Mahogany Browne’s new novel, “Vinyl Moon,” came out in January through Crown Books, an imprint of Penguin Random House. Browne–a poet, activist, and teacher– is based in Brooklyn but visits the North Country frequently thanks to the Adirondack Center for Writing, on whose advisory board she sits.
and-while “Vinyl Moon” has been a hit, I’ve been meaning to review her first novel-in-verse, “Chlorine Sky,” since it arrived last winter. Both of these books have been marketed as “young adult literature,” but Browne’s unique style lands squarely in the wider category of “literature” rather than the limited one of “young adult.” Yes, these are stories about young people, but so are many of Joyce’s masterpieces. Like Joyce, Browne brings innovations of diction and delivery to the material: adult modes of interpretation and presentation on the adolescent situations which we only mislead ourselves by imagining we’ve outgrown.
In its publicity materials, “Chlorine Sky” was marketed primarily on its situations: a girl navigating an uneven friendship, discovering the thrill and insufficiencies of romance, grounding her body and mind in basketball and swimming. And no doubt many–especially young adult–readers will be interested to follow the character’s path through rough emotional terrain. It’s a sensitive portrayal of tenuous alliances and dangerous rumours.
At the same time, “Chlorine Sky” is a triumph of style and delivery, and deserves to be reviewed that way. Verse novels are ambitious projects, no matter the length or intended age of its readers. Browne’s delicate mesh of lyric and narrative is impressive. The text feels deeply invested with the techniques and cadences of spoken word poetry, a form which Browne has long practiced alongside her publishing career. “Chlorine Sky” unfolds as a series of recited verses; a story told rather than just written. It is a novel that, even read silently, projects itself aloud in the brain. At times, the language propels static time (a phrase, for example, like “the sun feels more heat skillet stove top”) while by turns it slows down–exaggerated spacing (“nothing”) or stuttered repetitions (“blue blue” or “light light,” with their ambiguous emphases)–to bring active situations into verbal balance. Browne is constantly playing the peaks of narrative against language’s lyric potential. The result is a nuanced, fascinating read.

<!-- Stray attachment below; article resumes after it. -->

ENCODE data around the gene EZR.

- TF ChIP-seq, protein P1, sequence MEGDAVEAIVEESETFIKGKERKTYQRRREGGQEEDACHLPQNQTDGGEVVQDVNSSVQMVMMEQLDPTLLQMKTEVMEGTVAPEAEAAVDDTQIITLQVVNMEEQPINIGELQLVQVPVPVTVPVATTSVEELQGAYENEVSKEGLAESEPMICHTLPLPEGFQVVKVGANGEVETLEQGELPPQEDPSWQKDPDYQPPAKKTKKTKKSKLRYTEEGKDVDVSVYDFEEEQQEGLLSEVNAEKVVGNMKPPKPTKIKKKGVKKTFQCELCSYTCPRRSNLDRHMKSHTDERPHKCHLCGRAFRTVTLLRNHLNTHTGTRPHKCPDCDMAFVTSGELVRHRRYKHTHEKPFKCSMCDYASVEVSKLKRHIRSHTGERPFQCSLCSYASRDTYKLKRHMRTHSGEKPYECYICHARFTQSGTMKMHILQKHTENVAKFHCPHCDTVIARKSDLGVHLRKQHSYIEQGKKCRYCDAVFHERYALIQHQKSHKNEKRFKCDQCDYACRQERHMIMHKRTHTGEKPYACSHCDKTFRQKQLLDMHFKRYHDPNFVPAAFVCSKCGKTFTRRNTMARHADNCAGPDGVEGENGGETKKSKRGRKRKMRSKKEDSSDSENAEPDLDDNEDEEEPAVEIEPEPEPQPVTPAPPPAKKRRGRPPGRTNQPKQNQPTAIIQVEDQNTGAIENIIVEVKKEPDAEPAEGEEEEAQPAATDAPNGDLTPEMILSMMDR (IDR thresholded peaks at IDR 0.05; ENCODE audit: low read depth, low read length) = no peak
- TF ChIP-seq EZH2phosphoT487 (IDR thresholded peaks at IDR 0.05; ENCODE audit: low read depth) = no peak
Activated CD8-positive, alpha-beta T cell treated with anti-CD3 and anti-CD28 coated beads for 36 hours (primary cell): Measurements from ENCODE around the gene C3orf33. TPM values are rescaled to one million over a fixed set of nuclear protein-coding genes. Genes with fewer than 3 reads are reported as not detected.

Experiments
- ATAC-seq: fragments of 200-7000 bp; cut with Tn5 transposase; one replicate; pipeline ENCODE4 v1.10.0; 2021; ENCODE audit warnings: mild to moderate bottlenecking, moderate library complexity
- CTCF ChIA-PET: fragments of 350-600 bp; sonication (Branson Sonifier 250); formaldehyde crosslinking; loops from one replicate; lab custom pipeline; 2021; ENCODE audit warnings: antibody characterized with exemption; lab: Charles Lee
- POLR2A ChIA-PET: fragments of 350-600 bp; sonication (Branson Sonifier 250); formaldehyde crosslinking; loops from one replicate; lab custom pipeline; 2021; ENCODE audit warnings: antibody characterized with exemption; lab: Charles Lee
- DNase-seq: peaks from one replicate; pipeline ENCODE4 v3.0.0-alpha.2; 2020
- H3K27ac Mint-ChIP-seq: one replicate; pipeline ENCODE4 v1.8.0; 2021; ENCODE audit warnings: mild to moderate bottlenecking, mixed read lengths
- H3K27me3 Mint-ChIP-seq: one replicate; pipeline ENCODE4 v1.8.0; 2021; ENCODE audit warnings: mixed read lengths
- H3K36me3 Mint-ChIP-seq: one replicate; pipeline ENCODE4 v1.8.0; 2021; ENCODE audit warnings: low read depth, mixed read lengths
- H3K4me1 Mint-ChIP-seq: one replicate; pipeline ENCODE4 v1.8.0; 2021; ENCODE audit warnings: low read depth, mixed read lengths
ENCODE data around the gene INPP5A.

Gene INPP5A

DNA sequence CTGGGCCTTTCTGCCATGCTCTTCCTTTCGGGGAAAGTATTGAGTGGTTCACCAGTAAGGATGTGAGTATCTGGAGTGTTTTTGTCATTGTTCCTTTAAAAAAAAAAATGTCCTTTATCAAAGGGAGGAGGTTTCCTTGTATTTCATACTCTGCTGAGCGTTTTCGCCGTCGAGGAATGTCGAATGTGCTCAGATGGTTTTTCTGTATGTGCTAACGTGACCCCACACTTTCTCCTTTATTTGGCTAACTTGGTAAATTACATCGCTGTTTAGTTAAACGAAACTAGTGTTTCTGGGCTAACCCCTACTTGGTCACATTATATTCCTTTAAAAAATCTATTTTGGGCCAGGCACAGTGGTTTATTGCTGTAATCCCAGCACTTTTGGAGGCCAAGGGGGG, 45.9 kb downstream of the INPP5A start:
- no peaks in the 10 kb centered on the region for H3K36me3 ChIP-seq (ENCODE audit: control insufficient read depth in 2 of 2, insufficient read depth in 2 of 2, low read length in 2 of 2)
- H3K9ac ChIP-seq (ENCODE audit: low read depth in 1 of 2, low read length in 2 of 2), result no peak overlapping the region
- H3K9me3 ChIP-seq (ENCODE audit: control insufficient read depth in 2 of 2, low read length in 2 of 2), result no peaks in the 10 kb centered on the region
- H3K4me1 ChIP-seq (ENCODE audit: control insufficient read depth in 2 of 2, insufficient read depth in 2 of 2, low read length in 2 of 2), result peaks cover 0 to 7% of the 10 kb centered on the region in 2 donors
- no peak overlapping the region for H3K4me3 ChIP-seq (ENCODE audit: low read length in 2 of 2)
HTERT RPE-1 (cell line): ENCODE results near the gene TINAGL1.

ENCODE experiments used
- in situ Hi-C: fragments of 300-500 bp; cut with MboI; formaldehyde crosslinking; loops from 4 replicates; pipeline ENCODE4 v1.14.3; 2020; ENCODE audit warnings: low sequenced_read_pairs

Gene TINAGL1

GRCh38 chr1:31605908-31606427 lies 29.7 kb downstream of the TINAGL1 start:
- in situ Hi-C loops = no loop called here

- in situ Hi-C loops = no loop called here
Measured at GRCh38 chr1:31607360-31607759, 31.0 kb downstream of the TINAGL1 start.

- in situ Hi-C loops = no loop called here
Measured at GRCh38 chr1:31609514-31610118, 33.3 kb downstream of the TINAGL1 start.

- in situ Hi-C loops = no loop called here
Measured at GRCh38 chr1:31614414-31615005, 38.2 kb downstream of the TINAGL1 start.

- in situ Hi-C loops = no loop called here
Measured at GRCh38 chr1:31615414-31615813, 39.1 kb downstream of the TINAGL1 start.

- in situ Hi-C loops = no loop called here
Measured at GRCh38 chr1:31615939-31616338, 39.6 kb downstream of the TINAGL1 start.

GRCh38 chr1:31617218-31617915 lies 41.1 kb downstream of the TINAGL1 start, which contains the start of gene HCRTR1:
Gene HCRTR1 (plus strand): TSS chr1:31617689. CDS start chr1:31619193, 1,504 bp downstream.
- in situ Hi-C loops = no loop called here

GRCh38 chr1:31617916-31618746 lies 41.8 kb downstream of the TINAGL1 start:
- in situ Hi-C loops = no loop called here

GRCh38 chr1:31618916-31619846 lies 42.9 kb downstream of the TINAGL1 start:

Dialogue can feel like a stumbling block in contemporary verse novels, partially because “poetic” diction is so far removed from casual speech. Browne is notably deft with these sequences, discovering the latent eloquence of colloquial and informal exchange while maintaining the tensions of dramatic dialogue. While the distance between poetry and speech sometimes intrudes, lyric is most often just the medium through which the story swims. Thanks to Browne’s expansion of “poetic diction,” many descriptions get memorable boosts (“Still the air is hot / like a balloon ride to nowhere”) and her modes allows for quick, convincing asides of self-reflection like “You got a way of repeating back a question until it sounds old and worn / like shoes with bad soles / and no one can believe a story / with all them pauses.”
This is first and foremost poetry, with all the tools and powers of the genre–less a “novel in verse” than a “see-novel.” For all readers, young or adult, “Chlorine Sky” reimagines the power and applicability of lyric to everyday situations. It insists on careful language as the correct medium for day-to-day interpretation using Browne’s distinctive mix of spoken cadences, reported observations, and quick perspective shifts.
I’ll review “Vinyl Moon” in an upcoming installment, but for now, look for Browne’s novels on Kindle and at her local readings, organized through the Adirondack Center for Writing.